Caring For Your Pet in the Winter

Dogs and cats need extra care from the weather this time of year, and the following tips can help them survive the winter weather. Sadly pets really do die from exposure each year, so as pet parents we need to be extra careful to keep our furry friends safe in the cold weather.

Temma Martin from the Utah Animal Adoption Center shares ways to keep your pet comfortable and healthy during this time of year.

Bring pets inside! All dogs and cats do best indoors, but even outdoor pets should be brought inside at night when the temperature drops below freezing. Cats and small or short-haired dogs require extra protection and should stay indoors because they are not physically capable of generating enough body heat to protect them. Older dogs and puppies are also especially vulnerable. Although some breeds have thick coats to protect them during the day, any dog can get frostbite on exposed areas like their noses, ears, toes and stomachs. When the temperatures drop below freezing—and certainly when the temps are in the teens or below—all pets should be offered a spot in the house, basement, or at least the garage to prevent them from suffering in the cold.

Sweaters aren’t just fashion statements. Small dogs and puppies really do have more trouble staying warm than big dogs. So when they go outside for potty breaks or walks, it’s wise to bundle them up in a warm jacket or sweater.

Make sure outdoor dogs have adequate shelter. Dogs who spend all or most of their time outside -even during the daytime–need dry, elevated dog houses with clean, dry bedding like straw or blankets and a flap over the door to keep drafts out. Insulation helps too, and the house should be large enough for the dog to turn around but no bigger, so it’s small enough to maintain the dog’s body heat.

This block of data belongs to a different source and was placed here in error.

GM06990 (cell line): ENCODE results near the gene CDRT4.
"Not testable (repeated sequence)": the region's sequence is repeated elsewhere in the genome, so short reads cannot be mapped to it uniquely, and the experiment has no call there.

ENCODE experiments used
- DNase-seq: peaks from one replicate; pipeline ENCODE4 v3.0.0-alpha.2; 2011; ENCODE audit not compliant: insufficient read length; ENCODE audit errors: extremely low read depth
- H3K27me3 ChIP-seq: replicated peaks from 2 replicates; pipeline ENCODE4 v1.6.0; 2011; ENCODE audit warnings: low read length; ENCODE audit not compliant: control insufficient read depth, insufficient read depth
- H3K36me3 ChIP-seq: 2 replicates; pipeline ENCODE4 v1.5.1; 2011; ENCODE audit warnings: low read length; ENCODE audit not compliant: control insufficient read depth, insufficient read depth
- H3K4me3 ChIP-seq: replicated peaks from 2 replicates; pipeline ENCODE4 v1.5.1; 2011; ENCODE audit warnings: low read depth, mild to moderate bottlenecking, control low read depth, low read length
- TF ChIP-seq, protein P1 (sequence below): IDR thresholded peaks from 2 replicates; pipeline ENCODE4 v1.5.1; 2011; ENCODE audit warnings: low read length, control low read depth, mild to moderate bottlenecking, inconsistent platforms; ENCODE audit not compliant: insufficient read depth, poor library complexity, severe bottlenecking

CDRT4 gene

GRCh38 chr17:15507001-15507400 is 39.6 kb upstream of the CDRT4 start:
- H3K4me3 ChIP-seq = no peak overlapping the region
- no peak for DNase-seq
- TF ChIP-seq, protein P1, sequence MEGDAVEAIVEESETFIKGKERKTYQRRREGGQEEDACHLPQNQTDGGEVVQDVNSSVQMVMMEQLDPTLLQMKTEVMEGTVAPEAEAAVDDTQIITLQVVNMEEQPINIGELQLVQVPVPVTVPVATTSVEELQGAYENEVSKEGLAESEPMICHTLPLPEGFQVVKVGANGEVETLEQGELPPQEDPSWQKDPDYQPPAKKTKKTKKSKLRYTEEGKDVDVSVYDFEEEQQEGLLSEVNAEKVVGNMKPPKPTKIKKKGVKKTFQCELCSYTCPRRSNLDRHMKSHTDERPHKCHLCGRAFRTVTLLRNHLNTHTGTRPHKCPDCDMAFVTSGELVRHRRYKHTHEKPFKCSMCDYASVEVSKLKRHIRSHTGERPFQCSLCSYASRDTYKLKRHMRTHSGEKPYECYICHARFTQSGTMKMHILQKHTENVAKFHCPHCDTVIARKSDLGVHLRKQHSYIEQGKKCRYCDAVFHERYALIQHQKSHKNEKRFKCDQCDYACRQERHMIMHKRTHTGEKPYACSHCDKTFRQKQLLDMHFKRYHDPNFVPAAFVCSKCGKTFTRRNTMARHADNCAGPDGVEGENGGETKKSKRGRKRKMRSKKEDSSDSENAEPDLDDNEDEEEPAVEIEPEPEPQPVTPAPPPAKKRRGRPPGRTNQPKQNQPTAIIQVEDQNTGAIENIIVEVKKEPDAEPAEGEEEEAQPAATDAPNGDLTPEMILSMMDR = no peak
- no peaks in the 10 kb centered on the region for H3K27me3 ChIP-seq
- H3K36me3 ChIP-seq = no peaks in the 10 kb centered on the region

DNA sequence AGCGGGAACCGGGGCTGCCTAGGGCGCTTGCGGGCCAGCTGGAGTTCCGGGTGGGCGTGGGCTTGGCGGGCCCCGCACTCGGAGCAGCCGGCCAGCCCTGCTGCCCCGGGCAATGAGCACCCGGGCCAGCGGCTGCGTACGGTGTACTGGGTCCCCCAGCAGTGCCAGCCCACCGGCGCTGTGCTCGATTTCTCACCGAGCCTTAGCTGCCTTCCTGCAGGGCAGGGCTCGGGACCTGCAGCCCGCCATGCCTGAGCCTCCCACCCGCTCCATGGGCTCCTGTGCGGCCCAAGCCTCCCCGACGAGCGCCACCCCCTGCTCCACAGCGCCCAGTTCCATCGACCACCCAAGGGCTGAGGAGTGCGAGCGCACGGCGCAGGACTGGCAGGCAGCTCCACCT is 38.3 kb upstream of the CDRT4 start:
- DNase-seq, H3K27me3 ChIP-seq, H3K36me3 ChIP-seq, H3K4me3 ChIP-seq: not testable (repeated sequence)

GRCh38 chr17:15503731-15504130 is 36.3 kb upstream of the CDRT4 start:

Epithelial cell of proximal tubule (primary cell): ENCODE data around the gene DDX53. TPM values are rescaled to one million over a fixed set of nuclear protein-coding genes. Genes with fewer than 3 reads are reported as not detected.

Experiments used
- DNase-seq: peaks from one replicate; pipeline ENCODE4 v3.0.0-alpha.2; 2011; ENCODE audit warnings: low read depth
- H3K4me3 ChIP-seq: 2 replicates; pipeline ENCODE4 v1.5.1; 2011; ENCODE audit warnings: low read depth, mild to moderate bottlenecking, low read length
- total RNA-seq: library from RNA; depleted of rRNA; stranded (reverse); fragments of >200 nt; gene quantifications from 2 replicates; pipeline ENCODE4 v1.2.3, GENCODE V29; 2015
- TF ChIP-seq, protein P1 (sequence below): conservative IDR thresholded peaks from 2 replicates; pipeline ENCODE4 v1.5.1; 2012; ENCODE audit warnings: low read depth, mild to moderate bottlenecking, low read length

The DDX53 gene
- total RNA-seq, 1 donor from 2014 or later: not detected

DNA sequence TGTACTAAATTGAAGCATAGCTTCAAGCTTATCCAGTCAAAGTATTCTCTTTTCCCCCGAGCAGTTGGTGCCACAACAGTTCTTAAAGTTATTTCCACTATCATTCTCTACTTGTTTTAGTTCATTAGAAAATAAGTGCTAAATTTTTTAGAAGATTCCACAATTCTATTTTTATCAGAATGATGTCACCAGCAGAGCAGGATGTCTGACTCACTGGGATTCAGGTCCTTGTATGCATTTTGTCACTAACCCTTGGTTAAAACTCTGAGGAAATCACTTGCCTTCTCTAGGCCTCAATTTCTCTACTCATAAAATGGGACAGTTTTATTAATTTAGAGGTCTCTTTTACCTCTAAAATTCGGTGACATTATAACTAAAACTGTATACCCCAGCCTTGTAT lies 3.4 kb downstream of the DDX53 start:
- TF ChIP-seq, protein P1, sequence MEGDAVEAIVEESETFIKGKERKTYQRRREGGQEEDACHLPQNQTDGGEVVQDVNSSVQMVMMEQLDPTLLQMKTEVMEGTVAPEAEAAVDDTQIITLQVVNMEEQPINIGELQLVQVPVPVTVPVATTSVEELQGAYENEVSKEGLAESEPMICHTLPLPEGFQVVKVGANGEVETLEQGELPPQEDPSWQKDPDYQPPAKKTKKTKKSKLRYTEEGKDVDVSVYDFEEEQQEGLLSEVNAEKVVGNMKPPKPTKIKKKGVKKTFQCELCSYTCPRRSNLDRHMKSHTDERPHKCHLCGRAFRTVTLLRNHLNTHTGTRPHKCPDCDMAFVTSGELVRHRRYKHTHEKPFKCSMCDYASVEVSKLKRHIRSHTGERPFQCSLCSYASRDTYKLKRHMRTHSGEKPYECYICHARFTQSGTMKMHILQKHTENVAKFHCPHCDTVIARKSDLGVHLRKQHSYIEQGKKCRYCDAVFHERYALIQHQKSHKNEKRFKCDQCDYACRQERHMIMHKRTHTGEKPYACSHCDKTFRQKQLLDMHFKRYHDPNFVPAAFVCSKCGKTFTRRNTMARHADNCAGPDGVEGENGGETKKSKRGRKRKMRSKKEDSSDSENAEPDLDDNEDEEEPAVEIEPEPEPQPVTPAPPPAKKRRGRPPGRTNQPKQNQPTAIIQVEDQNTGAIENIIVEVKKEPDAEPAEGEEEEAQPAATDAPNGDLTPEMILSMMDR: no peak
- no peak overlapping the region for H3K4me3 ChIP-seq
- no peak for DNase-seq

Check the water bowl often. A bowl of frozen water can’t help a thirsty pet, so check the bowl frequently and break the ice and refill the water throughout the day. Lining a metal bowl with a thin coating of petroleum jelly helps the ice to slip out easily. Dogs won’t lick ice or eat snow to relieve their thirst.

Feed outdoor pets a little extra food. Producing body heat requires extra calories, so increase the pet’s food if he spends much of his time outside.

Wipe pets’ paws after walks. Salt and other chemicals used to melt snow can irritate their skin, so use a wet towel to clean their pads and between their toes.

Tap the hood of your car before starting the engine to awaken any sleeping cats. Outdoor cats sometimes seek shelter and warmth near the engine, so startling them will send them scurrying and keep them from being injured.

You can contact the Utah Animal adoption Center at
Phone: 801 355-PETS
email Temma Martin at

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